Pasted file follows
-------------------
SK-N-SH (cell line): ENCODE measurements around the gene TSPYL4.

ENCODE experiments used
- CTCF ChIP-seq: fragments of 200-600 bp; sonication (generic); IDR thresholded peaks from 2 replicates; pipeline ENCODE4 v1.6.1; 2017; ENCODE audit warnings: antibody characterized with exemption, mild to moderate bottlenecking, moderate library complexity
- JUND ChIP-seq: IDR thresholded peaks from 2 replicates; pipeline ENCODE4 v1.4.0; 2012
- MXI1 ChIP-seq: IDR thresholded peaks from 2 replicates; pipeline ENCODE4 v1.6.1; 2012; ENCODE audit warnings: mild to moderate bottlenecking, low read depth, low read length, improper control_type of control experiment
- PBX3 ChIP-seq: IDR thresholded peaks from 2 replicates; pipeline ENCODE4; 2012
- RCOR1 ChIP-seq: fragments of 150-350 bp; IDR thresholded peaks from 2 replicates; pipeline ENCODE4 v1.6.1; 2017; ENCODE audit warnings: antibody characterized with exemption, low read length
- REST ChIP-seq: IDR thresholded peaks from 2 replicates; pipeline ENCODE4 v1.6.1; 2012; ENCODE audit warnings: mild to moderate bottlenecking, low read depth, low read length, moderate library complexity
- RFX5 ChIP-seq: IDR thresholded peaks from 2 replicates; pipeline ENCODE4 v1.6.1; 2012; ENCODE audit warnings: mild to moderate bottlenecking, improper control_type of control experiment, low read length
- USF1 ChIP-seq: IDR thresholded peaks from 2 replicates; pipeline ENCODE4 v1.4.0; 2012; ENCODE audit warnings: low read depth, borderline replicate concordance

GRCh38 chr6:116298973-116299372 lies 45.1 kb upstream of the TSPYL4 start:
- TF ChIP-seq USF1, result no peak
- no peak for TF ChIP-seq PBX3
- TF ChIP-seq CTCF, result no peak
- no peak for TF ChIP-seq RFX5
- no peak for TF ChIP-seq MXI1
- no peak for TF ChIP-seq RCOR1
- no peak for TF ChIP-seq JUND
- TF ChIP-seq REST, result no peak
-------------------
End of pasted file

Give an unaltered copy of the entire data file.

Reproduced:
SK-N-SH (cell line): ENCODE measurements around the gene TSPYL4.

ENCODE experiments used
- CTCF ChIP-seq: fragments of 200-600 bp; sonication (generic); IDR thresholded peaks from 2 replicates; pipeline ENCODE4 v1.6.1; 2017; ENCODE audit warnings: antibody characterized with exemption, mild to moderate bottlenecking, moderate library complexity
- JUND ChIP-seq: IDR thresholded peaks from 2 replicates; pipeline ENCODE4 v1.4.0; 2012
- MXI1 ChIP-seq: IDR thresholded peaks from 2 replicates; pipeline ENCODE4 v1.6.1; 2012; ENCODE audit warnings: mild to moderate bottlenecking, low read depth, low read length, improper control_type of control experiment
- PBX3 ChIP-seq: IDR thresholded peaks from 2 replicates; pipeline ENCODE4; 2012
- RCOR1 ChIP-seq: fragments of 150-350 bp; IDR thresholded peaks from 2 replicates; pipeline ENCODE4 v1.6.1; 2017; ENCODE audit warnings: antibody characterized with exemption, low read length
- REST ChIP-seq: IDR thresholded peaks from 2 replicates; pipeline ENCODE4 v1.6.1; 2012; ENCODE audit warnings: mild to moderate bottlenecking, low read depth, low read length, moderate library complexity
- RFX5 ChIP-seq: IDR thresholded peaks from 2 replicates; pipeline ENCODE4 v1.6.1; 2012; ENCODE audit warnings: mild to moderate bottlenecking, improper control_type of control experiment, low read length
- USF1 ChIP-seq: IDR thresholded peaks from 2 replicates; pipeline ENCODE4 v1.4.0; 2012; ENCODE audit warnings: low read depth, borderline replicate concordance

GRCh38 chr6:116298973-116299372 lies 45.1 kb upstream of the TSPYL4 start:
- TF ChIP-seq USF1, result no peak
- no peak for TF ChIP-seq PBX3
- TF ChIP-seq CTCF, result no peak
- no peak for TF ChIP-seq RFX5
- no peak for TF ChIP-seq MXI1
- no peak for TF ChIP-seq RCOR1
- no peak for TF ChIP-seq JUND
- TF ChIP-seq REST, result no peak